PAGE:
Trochus snails are probably one the most popular and desirable marine invertebrates in the aquarium hobby. The combination of interesting colors and cleaning functions places them between one of the most preferred ornamental species.
Trochus snails are peaceful, beautiful, easy to breed, reef-safe, compatible with corals, and easy to care for. Thus, these snails can be a great addition to a peaceful community marine tank.
If you are interested in keeping them as aquarium pets or want to learn more about these snails, this article provides valuable insights into the captive care of Trochus snails.
Without further ado, let’s get into it.
Quick Notes about Trochus Snails
|Top shells, Top snails, or Banded Top snails
|Tank size (minimum)
|10 gallons (~40 liters)
|Easy – Medium
|1 – 2 inches (~2,5 – 5 cm)
|74 – 79 °C (23 – 26 °C)
|SG = 1.021 – 1.025
|8.1 – 8.4
|8 – 12
|Less than 20 ppm
|up to 2 – 3 years
|Creamy white with reddish-brown patches, purplish, greenish or brown
Natural Habitat of Trochus Snails
A century ago, the distribution of Trochus snails was restricted to the western Pacific and Southeast Asia. Nowadays, these snails are commonly found in the tropical waters of the Indo-Pacific area, from the Indian Ocean to Northern Australia.
They generally inhabit the upper intertidal zone or fairly shallow waters (up to 20 meters (or 65 ft.) deep), near coral reefs on rocky shores, where they graze on algal films or macroscopic algae.
Description of Trochus Snails
It can be a surprise for some aquarists, but despite common belief, the maximum size of Trochus Snails is not 1 inch (or 2,5 cm).
Some Trochus species can grow twice as big or even reach an impressive 3 inches (7,5 cm)!
|varies between 1 – 2.5 inches (or 2.5 – 6.5 cm)
|between 0.6 – 1.5 inches (1.7 – 4 cm)
|between 1- 2 inches (2.5 – 5 cm)
|up to 3 inches (7.5 cm)
Note: The main problem is that the genus Trochus includes more than 30 species. Unfortunately, nobody really knows the exact species they have in the tanks because they all look very similar to an ordinary aquarist.
Their shells have a variety of colors where the most popular colors are creamy-white with reddish-brown patches, purplish, greenish, or brown.
Sometimes the coloration consists of very narrow numerous radiating lines. However, with time, coloration loses its brightness because generally, adult and large shells become encrusted with algae.
Many Trochus species have small tentacles around the perimeter of their body, these are feelers. They use them to detect chemicals in the water that are released by the food.
Lifespan/Longevity of Trochus Snails
Currently, there is no data available on the maximum lifespan for different Trochus species in the wild. There are reports that some species can live up to 15 years!
However, in captivity, Trochus snails live at least 2 – 3 years, if appropriately cared for.
Note: In snails, there is a correlation between body size and lifespan. In general, larger snails have been known to live longer.
Behavior of Trochus Snails
Trochus species are non-aggressive and solitary by nature. They do not have any means to attack other tank inhabitants and have only their operculum and shell for protection from aggressors.
Therefore, these snails prefer a calm aquatic environment and peaceful tank mates.
Trochus species are nocturnal. They like to come out at night mostly and hide in the corners or under rocks during the day. Actually, this kind of behavior should not surprise or worry you.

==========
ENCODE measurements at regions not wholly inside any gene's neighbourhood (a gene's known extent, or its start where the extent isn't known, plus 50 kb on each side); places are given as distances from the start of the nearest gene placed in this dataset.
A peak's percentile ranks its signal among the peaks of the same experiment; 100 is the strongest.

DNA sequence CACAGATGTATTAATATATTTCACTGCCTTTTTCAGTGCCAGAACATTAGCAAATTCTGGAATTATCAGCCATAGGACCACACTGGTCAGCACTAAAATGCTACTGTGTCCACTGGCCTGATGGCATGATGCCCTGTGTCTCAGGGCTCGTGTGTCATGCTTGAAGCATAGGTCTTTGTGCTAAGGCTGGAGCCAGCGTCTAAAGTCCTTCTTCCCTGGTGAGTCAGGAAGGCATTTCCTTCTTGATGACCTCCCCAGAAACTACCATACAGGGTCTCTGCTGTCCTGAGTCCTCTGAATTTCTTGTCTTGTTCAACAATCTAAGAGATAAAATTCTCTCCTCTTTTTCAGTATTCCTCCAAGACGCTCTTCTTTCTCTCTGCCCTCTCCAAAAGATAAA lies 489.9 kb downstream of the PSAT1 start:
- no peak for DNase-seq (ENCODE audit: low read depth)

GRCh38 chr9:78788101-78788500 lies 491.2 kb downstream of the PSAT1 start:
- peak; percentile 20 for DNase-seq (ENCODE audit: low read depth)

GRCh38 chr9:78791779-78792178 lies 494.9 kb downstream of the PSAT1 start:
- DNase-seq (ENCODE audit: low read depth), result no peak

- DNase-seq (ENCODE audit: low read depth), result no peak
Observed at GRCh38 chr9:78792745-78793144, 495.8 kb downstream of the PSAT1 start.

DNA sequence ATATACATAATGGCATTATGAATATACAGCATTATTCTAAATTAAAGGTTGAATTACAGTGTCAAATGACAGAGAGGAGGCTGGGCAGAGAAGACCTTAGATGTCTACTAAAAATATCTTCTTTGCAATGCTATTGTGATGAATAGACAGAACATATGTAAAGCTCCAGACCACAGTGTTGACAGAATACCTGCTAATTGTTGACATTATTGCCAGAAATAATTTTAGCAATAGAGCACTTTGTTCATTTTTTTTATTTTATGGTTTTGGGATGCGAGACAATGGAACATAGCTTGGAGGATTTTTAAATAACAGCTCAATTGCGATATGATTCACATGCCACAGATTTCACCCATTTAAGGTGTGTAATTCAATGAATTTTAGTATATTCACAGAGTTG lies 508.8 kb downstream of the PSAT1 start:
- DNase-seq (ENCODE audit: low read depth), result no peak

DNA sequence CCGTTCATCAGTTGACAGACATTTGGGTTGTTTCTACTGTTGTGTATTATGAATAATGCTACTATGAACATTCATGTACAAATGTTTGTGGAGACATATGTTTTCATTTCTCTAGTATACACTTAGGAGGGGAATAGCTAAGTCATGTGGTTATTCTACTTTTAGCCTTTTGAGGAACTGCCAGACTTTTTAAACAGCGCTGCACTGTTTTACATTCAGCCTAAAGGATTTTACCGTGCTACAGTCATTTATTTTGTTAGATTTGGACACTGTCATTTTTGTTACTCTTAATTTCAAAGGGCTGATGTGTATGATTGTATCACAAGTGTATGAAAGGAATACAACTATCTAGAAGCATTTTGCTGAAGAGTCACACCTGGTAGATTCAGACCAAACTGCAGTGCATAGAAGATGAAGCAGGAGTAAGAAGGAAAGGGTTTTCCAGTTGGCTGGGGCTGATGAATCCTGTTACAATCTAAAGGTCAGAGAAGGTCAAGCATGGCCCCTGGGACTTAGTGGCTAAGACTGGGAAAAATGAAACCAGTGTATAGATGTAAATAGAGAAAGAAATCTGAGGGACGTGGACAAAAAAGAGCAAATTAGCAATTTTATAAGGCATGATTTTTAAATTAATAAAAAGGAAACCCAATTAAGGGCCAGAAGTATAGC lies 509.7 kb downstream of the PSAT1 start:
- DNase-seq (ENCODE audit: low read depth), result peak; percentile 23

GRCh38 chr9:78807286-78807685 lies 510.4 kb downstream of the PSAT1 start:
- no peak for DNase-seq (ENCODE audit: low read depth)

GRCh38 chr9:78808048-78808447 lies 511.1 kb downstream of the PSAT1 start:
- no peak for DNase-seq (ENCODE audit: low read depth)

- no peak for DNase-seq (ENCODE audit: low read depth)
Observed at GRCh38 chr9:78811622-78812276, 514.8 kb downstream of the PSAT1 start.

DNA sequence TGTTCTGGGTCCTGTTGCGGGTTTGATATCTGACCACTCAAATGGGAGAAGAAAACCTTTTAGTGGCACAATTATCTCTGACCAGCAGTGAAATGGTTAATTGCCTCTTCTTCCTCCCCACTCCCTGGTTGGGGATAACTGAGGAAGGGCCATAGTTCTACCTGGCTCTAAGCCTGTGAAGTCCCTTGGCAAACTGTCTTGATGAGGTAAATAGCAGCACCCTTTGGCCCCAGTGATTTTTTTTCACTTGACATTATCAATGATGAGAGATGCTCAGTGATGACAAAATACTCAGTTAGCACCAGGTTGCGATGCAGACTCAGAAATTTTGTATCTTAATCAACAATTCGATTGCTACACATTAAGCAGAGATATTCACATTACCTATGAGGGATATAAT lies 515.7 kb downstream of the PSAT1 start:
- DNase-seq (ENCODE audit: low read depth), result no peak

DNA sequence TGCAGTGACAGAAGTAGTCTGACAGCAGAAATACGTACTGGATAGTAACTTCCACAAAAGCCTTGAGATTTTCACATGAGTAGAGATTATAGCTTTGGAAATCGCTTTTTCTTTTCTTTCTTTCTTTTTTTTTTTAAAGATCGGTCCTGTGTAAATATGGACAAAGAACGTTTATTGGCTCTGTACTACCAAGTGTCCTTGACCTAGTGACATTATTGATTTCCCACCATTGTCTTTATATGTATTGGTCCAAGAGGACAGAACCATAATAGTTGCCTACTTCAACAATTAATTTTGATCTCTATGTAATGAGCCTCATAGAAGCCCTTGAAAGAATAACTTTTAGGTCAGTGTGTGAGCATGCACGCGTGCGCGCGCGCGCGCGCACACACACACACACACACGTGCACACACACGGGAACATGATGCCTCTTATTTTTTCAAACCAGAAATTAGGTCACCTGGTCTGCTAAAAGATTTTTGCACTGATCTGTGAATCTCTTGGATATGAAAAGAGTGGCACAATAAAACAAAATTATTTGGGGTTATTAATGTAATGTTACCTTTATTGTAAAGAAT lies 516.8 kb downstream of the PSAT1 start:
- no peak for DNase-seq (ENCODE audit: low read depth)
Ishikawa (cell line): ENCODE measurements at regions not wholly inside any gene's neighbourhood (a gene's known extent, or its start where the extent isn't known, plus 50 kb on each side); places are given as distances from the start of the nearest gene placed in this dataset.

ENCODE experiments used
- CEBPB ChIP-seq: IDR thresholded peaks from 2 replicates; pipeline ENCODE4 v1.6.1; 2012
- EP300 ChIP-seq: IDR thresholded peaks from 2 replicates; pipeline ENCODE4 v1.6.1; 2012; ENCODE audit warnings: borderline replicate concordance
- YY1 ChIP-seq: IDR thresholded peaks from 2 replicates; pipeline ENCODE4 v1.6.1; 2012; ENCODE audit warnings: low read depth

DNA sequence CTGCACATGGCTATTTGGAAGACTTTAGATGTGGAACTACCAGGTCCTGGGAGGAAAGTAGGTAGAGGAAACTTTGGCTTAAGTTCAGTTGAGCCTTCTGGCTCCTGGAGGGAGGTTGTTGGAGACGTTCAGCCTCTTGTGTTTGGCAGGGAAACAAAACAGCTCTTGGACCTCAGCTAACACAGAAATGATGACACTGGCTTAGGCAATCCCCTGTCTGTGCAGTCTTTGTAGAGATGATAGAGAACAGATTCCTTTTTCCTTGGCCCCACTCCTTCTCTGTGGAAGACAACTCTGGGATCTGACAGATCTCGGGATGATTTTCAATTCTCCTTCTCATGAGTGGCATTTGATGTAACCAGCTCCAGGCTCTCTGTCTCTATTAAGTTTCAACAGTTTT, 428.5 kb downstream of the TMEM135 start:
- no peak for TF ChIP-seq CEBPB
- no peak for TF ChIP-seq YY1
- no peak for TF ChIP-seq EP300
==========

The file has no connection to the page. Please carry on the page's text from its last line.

Note: As a matter of fact, nocturnal behavior is pretty common amongst grazing invertebrates and is mainly associated with attempting to avoid visual predators whilst feeding.
Trochus Snails are not the burrowing type of snails but they can hide amazingly well. Because of their shells structure and coloration, they can easily blend in with the rocks, so you keep looking past them.
These snails can have very erratic behavior. For example, Trochus snails can be active for some time and when … suddenly become lethargic and barely move for days. Sometimes they can twist and shake their shell around.
Trochus snails can also flip themselves over to right themselves. However, some aquarists also reported them intentionally flipping themselves upside down. Unfortunately, turning them over does not help because they can do it for days.
The reason for the consistent flipping action is still unknown, although there are claims that it can be a reaction to stress. So, check your water parameters, an issue with the water can cause them to not grip on to anything and fall over. In addition, if it happens on the sand, you need to move it to the rocks.
Trochus snails prefer a rocky environment to a sandy.
- Social: No
- Active: Yes
- Peaceful: Yes
- Burrowers: No
- Flipping: Yes
Are Trochus Snails Reef Safe?
Yes, Trochus snails are reef-safe. When looking for food, they will not try to snack on corals. Even more, in nature, they play a positive role in coral’s life. By keeping the growth of macroalgae (seaweeds) down to a short turf, they create space for corals to settle and grow.
The only problem you may have with them is if you did not cement corals in place. When they are small they will not cause any trouble. However, when they max out (at around 2 inches), Trochus snails can knock things around them and bulldoze through the corals.
Note: To prevent any incidents it is recommended to glue corals to the rocks.
Feeding Trochus Snails
Trochus snails are grazers; they feed by grazing on corals and rocks for microscopic algae as well as diatoms and cyanobacteria.
These snails have a strong and rasping radula to scrap the brown algae, green algae, hair algae, and filamentous algae from the rocks, walls, and boulders in a tank.